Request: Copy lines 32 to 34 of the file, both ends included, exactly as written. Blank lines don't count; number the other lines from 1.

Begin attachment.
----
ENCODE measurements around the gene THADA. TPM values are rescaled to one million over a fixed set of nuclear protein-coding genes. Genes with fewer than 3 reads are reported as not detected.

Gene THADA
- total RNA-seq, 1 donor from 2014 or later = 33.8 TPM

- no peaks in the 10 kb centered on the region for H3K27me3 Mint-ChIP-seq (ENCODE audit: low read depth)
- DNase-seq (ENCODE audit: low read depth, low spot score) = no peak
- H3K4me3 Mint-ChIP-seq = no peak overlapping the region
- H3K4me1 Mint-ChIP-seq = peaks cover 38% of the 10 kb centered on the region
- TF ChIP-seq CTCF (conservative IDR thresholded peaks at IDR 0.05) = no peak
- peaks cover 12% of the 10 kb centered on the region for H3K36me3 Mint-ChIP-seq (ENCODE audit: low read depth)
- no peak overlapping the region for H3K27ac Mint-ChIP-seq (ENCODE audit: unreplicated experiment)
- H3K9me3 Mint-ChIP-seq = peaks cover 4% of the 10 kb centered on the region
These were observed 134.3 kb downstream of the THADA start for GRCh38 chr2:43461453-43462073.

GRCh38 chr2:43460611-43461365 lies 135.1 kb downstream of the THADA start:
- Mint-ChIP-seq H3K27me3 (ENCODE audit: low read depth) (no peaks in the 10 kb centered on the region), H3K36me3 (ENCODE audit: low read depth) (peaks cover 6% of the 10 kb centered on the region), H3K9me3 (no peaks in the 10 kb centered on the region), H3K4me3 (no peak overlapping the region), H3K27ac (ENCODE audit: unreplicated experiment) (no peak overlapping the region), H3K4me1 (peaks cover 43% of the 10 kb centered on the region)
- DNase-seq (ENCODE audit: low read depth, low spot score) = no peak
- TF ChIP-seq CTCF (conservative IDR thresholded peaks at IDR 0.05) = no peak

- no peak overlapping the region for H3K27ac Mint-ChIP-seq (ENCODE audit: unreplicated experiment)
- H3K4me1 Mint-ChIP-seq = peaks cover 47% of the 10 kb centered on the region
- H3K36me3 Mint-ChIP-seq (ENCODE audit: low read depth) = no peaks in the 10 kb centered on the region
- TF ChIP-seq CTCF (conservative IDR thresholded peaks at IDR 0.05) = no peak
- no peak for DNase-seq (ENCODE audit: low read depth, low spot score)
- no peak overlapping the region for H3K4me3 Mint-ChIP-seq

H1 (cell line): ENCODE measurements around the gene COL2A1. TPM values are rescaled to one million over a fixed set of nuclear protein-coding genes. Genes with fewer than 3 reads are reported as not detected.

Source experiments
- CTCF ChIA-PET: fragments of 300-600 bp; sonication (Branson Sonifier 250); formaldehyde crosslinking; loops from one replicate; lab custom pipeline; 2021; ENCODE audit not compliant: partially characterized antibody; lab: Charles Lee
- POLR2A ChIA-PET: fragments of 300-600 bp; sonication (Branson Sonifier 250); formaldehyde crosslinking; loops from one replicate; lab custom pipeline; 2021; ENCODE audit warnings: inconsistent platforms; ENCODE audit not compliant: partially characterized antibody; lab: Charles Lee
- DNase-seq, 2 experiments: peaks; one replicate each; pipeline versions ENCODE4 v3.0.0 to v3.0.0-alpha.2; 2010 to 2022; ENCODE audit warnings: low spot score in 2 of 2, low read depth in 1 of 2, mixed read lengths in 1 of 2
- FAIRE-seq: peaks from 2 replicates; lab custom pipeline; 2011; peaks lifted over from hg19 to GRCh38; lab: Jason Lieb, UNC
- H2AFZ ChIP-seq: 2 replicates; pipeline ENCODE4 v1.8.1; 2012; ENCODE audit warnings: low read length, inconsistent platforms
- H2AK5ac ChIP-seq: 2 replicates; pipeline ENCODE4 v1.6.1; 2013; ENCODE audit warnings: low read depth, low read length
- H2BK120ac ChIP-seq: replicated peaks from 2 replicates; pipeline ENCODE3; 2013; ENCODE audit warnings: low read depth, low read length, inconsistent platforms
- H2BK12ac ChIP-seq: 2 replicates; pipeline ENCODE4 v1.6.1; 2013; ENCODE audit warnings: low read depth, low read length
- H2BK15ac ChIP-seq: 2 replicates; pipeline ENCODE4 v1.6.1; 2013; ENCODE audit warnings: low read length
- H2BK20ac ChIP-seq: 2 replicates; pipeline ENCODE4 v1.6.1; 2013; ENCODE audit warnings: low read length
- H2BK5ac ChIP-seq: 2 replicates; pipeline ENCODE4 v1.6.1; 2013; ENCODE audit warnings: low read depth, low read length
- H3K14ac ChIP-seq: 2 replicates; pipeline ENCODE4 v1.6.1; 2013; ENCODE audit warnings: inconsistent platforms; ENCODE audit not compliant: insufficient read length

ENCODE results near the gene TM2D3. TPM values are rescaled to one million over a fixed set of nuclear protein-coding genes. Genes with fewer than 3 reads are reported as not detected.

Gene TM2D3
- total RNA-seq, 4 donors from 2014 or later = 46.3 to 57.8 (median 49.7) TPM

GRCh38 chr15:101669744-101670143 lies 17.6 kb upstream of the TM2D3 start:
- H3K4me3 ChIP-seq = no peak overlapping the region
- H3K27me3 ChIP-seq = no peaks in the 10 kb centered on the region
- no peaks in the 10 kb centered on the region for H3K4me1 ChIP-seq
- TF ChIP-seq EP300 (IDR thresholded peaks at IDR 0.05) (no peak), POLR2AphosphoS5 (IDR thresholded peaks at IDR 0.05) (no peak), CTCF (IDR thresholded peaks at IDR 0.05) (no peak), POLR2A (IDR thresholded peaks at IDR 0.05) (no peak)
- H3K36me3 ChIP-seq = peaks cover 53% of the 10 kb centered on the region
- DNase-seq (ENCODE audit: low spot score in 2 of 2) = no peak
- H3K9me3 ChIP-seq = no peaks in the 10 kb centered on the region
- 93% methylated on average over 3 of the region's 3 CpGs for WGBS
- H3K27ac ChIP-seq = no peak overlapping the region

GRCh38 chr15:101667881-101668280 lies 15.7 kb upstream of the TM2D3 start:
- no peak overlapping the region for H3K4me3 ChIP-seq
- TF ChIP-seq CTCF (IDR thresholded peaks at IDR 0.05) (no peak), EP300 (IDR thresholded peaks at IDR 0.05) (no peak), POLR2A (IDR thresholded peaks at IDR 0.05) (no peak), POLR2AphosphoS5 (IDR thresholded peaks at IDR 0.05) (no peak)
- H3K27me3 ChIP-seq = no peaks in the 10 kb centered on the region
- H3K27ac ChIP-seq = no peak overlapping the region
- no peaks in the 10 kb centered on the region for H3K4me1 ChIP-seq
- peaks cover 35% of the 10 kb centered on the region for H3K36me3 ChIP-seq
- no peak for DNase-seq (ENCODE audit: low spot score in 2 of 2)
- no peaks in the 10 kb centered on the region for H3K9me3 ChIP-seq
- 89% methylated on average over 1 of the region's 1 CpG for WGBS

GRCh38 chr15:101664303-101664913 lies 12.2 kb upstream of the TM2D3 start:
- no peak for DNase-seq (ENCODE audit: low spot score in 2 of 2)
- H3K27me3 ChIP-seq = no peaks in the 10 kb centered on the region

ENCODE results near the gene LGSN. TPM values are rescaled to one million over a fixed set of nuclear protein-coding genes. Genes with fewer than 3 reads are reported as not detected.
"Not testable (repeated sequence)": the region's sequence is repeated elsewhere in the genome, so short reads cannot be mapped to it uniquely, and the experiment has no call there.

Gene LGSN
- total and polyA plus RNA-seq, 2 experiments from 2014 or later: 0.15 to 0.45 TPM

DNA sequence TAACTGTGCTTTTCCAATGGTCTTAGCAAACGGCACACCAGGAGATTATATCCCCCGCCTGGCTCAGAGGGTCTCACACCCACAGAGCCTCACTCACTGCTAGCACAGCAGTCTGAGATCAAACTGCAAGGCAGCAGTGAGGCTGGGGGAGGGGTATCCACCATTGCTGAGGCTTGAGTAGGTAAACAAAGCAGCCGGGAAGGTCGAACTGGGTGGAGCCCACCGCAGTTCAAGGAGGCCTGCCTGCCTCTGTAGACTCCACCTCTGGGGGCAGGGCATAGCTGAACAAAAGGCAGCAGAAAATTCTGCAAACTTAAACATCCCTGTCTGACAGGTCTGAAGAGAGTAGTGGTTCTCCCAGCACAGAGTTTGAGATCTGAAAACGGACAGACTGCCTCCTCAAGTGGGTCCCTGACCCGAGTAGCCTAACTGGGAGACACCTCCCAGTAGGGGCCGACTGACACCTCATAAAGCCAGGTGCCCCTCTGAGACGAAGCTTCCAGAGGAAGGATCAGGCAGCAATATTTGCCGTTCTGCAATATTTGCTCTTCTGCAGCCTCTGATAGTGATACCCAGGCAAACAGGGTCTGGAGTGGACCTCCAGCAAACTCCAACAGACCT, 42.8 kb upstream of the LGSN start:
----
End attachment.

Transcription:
- H2BK12ac ChIP-seq: 2 replicates; pipeline ENCODE4 v1.6.1; 2013; ENCODE audit warnings: low read depth, low read length
- H2BK15ac ChIP-seq: 2 replicates; pipeline ENCODE4 v1.6.1; 2013; ENCODE audit warnings: low read length
- H2BK20ac ChIP-seq: 2 replicates; pipeline ENCODE4 v1.6.1; 2013; ENCODE audit warnings: low read length